When it comes to the future of health care delivery, location matters—just not in the traditional sense. According to a survey by the Advisory Board, up to 77% of consumers would consider seeing a provider virtually.
While patients are keen to take advantage of virtual visits, providers have struggled to find a solution for the inefficient, centralized nature of care and the high cost of physicians' time. However, the introduction of new technology is opening doors and enabling innovation in the way health care providers can offer quality care, without sacrificing diagnostic capabilities.
Virtual visits are increasing in frequency as traditional physician office visits are declining. According to FAIR Health, telehealth utilization grew 53% from 2016 to 2017. More traditional care settings saw much more modest utilization growth, such as 14% for urgent cares. Additionally, discharge-related telehealth consultations have grown exponentially—up by 407% in rural areas and 157% in urban areas (from 2014 to 2018), according to another study from FAIR Health.
Source: FAIR Health
Providers and patients alike increasingly view telehealth as a cost-effective and efficient method to deliver and expand access to quality care. As changes to legal, regulatory, and reimbursement rules increase telehealth's feasibility, telehealth is coming to the forefront of the care delivery model. Make sure that you are in a position to reap the benefits of telehealth, including cost savings, increased efficiencies and productivity, and reduced physician burnout.
Patient no-shows not only impact your ability to accurately plan and manage your resources, but also your bottom line. When a patient simply doesn't show up for his or her appointment, you still incur staffing and overhead costs, but have no opportunity to fill that slot with revenue-generating activities. On average, a no-show patient costs practices $200. Given that the average no-show rate across outpatient settings is 14.2%, what are no-shows costing your practice?
The reasons for no-shows run the gamut: from transportation logistics to child care obligations to simply forgetting. Implementing a telehealth strategy can help reduce the number of no-shows. The Journal of Family Medicine reports that 16% of patients missed their appointment due to a personal or work issue, 7% due to a problem with transportation, and 5.5% due to being too sick to come into the practice.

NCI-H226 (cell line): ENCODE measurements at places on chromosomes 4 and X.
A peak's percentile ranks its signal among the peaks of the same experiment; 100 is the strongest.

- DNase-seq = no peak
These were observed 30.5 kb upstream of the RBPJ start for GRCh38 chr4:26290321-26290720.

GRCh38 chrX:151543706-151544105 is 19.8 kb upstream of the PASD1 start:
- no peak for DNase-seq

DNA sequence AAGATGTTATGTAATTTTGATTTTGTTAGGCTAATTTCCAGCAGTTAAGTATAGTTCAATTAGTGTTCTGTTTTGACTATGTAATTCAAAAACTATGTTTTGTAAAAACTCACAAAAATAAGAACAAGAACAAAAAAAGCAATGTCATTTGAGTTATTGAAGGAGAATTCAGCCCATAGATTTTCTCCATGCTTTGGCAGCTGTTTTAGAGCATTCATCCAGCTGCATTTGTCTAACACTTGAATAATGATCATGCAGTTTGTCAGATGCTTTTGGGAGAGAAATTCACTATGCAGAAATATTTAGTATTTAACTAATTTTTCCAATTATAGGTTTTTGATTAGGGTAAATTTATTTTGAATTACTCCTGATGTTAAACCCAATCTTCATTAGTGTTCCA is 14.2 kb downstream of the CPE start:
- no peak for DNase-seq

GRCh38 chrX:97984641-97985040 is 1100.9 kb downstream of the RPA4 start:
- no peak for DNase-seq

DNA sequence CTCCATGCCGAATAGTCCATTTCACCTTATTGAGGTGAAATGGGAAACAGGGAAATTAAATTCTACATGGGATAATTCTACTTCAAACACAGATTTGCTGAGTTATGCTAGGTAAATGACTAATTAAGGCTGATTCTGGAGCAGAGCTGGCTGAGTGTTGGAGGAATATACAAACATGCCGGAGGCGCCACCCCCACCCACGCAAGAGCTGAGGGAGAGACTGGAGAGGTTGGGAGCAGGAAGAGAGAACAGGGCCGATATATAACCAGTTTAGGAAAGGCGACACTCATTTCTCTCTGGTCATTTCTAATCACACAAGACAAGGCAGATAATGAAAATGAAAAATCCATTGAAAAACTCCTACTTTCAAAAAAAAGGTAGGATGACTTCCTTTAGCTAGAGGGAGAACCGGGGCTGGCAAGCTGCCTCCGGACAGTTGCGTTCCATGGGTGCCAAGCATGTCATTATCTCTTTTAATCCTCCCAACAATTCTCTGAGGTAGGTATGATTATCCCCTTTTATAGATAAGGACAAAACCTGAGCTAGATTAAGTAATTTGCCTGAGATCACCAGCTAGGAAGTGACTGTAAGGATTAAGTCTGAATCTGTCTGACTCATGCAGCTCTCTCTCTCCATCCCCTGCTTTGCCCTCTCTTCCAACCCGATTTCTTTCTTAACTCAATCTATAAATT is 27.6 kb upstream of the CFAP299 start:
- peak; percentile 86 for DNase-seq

No matter the reason, the end result is the same for your practice: lost revenue and idle resources. Implementing telehealth in your practice can help reduce the number of no-shows by making appointments convenient and reducing total cost for the patient. By conducting your patient visit virtually, you:
All of these benefits enable your patients to keep their appointments and ensure that your resources are not idle, that they are being employed efficiently.
According to research by the Association of American Medical Colleges, physician demand continues to grow faster than supply, and will lead to a shortfall of 122,000 physicians by 2032. The increased demand is driven by the aging population; the number of individuals 65 or older will grow by 48% by 2032. Physicians themselves account for part of this growth—within the next decade 33% of physicians will be 65 or older.
Telehealth has the potential to reduce the gap between physician demand and supply. Because telehealth removes the physical barriers of traditional patient visits, it enables physicians to provide care for more—and more geographically diverse—patients.
Telehealth can improve your practice's efficiency by helping you to optimize resource allocation—no matter where your resources may be located. If your practice has multiple locations, telehealth allows your clinicians to consult patients from any site, on demand. This capability can reduce the need to pay staff overtime or to hire temps to meet patient demand.
With physician-employment at an all-time high, your practice must be competitive in its compensation packages. The Advisory Board reports that, in 2014, 46% of final-year residents had been contacted more than 100 times about employment opportunities. They also report that 92% of hospital executives expect to experience a clinician shortage within the next 10 years. Physician recruitment is more competitive than ever and your talent strategy must reflect that.
One way to stand out is to remember that compensation is not just about money—it's also about work-life balance. As more millennials and more women come into the physician workforce, work-life balance and flexible hours will be key differentiators. In fact, final-year medical residents have ranked "availability of free time" and "earning a good income" as top considerations of employment.
Telehealth doesn't just enable the patient to engage with their health care professional virtually—it extends that same flexibility to health care providers themselves. This flexibility can help you retain and acquire your talent, ultimately minimizing the risk of staff shortages within your practice. Telehealth helps your clinicians to achieve work-life balance (however they define it) by enabling them to conduct patient visits from home and during their preferred hours.
Before integrating a telehealth program, ask the following questions:
Once you have evaluated whether pursuing telehealth is the right strategy for you, look for a telehealth partner. A valuable telehealth partner will offer you an unprecedented level of options for high-quality, doctor-patient encounters and care team information sharing, with real-time and store-and-forward communication.